The day started out according to plan. I had been hydrating with water and electrolytes all week, my glycogen stores were maxed out, and I was physically fit and ready to run 26.2 miles. I was a bit nervous at the start. Although it was only in the low 70s, I was already hot and sweaty because of the humidity, the heat coming off all the other runners, and my higher than average sweat rate. Nevertheless, the race started and Peter and I headed out on our inaugural Chicago marathon.
We averaged just under 7minutes/mile for the first half, consuming 2-3 cups of Gatorade or a GU/water combination at EVERY single fluid station (about every 1.5 miles). I knew we had to stay ahead of our fluid needs or run the risk of serious dehydration and/or hyponatremia.
We reached halfway at 1:31 and I was feeling confident and optimistic that we could run the second half faster and possibly break 3 hours. When we reached 17 miles I started to notice changes in my body; my right forearm was developing muscle cramps and my legs started to twitch, which for me is a sign of impending muscle cramps. We slowed to 7:20s to try and calm my body down, but the cascade of cramps had already set in, and by 20 miles, my body began to shut down.
Each subsequent mile got slower and I was doing everything I could to stay running despite acute muscle cramps in virtually all muscles in my legs. Yet we maintained our hydration and even stepped it up during those miles to try and fight the battle. The cramps go so severe that Peter would have to catch me, as I would nearly fall to the pavement from the cramps. He also became my hydration assistant and would carry multiple cups of Gatorade and water for several minutes while I attempted to gather mental and physical energy to keep going.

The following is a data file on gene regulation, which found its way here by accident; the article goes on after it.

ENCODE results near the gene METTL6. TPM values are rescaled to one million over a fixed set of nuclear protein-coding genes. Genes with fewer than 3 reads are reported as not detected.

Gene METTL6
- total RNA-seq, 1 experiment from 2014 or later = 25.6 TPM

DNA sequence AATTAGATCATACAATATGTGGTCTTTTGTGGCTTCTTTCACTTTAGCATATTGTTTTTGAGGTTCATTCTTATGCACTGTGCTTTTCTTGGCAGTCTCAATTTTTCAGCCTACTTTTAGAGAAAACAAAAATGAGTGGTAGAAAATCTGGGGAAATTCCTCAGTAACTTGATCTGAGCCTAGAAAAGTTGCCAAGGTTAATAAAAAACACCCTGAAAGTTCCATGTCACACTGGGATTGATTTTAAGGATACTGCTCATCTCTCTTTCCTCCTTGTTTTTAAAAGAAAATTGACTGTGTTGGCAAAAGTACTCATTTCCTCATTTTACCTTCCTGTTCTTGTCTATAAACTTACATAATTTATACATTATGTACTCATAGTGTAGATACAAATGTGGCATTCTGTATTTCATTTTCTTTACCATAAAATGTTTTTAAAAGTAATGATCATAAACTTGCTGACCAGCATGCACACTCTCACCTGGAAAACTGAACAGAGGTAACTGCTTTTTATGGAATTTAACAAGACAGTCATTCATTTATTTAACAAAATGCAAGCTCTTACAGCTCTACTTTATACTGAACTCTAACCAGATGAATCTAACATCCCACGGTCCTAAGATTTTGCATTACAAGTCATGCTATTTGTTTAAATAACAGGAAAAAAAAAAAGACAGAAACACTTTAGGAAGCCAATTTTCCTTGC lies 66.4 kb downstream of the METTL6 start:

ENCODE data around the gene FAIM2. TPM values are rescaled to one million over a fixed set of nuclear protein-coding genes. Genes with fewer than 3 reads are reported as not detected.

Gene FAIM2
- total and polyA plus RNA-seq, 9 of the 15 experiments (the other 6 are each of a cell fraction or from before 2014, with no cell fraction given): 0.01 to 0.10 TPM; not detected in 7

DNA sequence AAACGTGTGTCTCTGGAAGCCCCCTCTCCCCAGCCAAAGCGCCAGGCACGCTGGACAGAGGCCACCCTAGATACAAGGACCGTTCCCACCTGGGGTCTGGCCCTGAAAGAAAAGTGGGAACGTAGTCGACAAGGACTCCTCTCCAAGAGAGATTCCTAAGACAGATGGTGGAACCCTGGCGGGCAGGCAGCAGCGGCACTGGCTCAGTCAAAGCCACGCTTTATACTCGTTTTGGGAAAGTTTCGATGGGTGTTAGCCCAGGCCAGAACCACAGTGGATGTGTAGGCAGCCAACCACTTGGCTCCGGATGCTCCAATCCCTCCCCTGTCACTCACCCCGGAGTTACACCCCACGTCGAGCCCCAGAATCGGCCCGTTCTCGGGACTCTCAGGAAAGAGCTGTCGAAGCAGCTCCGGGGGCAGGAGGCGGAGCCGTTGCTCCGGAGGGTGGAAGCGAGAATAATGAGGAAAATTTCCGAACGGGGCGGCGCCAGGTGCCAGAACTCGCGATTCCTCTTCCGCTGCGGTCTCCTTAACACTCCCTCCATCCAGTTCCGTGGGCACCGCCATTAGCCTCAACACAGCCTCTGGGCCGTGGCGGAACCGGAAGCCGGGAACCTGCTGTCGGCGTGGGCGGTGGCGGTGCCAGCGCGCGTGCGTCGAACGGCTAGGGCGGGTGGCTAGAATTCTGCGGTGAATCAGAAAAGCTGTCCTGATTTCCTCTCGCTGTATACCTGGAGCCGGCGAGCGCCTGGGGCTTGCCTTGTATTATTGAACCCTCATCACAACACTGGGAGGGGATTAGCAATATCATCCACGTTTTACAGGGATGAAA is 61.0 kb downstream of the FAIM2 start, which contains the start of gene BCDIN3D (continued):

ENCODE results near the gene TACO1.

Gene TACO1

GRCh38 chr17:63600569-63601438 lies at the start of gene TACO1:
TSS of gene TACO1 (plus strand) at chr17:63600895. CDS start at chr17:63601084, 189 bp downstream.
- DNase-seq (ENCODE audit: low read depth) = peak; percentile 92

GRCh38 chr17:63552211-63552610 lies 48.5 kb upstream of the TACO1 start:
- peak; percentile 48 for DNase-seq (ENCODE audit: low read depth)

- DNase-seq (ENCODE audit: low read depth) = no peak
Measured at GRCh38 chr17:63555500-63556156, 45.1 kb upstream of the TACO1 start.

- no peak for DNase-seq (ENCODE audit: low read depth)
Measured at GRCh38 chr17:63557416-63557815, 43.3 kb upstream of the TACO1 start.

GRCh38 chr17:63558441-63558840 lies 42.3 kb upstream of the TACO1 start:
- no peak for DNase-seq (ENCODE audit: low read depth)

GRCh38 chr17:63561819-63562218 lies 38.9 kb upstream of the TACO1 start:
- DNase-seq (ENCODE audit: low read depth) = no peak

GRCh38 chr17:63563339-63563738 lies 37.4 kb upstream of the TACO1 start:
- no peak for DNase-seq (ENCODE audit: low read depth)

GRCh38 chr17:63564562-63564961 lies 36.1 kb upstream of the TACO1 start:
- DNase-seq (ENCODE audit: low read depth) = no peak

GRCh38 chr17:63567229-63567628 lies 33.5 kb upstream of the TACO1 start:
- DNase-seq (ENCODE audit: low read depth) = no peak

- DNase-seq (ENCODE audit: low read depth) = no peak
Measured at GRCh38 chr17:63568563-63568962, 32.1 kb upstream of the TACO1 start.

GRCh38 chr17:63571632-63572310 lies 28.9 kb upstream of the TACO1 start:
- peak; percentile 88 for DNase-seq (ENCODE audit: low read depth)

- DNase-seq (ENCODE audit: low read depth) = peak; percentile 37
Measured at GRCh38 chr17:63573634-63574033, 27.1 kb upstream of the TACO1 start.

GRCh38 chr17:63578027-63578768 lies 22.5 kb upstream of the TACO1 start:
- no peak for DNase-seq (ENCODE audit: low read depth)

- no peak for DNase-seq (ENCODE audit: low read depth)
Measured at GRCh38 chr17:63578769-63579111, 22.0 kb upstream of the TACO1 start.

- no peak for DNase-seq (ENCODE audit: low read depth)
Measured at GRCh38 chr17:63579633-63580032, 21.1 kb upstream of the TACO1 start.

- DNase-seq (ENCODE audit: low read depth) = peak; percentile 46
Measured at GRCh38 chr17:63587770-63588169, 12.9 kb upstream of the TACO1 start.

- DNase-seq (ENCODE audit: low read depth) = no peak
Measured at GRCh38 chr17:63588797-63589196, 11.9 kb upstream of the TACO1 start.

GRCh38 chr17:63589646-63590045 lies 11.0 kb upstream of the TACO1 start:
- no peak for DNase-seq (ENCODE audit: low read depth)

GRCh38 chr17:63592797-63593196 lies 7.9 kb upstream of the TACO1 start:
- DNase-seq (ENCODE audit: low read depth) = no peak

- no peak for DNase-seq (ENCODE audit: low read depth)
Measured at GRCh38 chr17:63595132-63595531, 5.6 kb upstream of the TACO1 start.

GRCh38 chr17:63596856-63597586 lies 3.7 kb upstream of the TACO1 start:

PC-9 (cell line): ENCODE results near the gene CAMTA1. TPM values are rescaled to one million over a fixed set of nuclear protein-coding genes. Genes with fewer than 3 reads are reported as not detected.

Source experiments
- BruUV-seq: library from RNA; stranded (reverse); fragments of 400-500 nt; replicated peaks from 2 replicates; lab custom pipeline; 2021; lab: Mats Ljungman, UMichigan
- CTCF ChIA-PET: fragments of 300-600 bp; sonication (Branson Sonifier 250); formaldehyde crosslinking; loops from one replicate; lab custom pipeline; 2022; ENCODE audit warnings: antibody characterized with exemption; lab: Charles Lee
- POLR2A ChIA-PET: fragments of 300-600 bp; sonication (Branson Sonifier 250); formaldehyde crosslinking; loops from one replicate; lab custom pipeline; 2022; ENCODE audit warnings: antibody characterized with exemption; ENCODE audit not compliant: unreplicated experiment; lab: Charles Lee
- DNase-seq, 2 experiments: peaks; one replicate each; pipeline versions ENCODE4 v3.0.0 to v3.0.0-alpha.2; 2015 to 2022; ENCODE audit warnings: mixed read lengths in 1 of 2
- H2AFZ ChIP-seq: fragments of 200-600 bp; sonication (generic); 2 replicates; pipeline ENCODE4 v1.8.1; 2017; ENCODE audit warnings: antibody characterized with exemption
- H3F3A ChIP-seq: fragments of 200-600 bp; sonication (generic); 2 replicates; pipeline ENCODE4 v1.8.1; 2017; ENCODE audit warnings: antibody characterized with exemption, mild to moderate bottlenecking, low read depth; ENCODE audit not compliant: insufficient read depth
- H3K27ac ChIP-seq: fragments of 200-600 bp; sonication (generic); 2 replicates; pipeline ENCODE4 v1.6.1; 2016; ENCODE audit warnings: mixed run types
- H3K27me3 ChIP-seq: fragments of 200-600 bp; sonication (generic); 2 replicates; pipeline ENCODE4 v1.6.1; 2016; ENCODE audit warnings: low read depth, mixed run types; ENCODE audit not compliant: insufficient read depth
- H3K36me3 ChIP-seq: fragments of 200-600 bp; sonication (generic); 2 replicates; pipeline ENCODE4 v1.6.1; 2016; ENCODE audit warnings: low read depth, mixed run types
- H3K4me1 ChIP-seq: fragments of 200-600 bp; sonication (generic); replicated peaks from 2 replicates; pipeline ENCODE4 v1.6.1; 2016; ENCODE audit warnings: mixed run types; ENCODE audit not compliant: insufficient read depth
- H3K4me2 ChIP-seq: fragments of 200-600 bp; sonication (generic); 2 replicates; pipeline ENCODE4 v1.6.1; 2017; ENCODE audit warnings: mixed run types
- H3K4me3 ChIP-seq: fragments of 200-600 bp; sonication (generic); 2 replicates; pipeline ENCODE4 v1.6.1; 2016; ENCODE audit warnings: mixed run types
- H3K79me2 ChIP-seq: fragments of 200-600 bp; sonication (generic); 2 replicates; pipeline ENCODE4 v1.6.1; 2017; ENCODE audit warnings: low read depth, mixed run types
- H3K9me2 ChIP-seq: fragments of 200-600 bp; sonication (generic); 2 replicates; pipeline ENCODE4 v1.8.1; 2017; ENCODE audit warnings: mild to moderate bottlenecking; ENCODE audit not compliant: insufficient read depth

We reached 25.2 miles (1 mile to go) and needed to run a 6:50 mile to get under 3:10 and achieve the Boston marathon qualifying time. We were running about 8:30 pace at the time. Peter gave me a pep talk about how it was time to move, and the pain might get worse if we picked up the pace, but also how the pain might just stay the same if we picked up the pace. Either way, we had to make a run at sub-3:10. So we went. We ran the last mile in 6:45 and the last ½ mile in about 3:00 flat. Finishing time – 3:09:54. I collapsed into Peter’s arms and was escorted by golf cart ambulance to the medical tent where I was treated for dehydration with 3L of IV fluids, ice blankets, and oxygen. After an hour of treatment, I stumbled out of the tent to where my friend was waiting patiently for me. A true friend. With an abundance of mental and physical support, Peter helped me finish the Chicago marathon. It was the hardest run of my life and I reached a level of pain that I hope to never reach again. Maybe I should have stopped. I probably would have had Peter not been there. But we didn’t stop. We finished, we qualified, and we survived.
Bill Nadeau is a Sports Nutritionist with Trismarter.com and recently qualified for the 2008 Boston Marathon.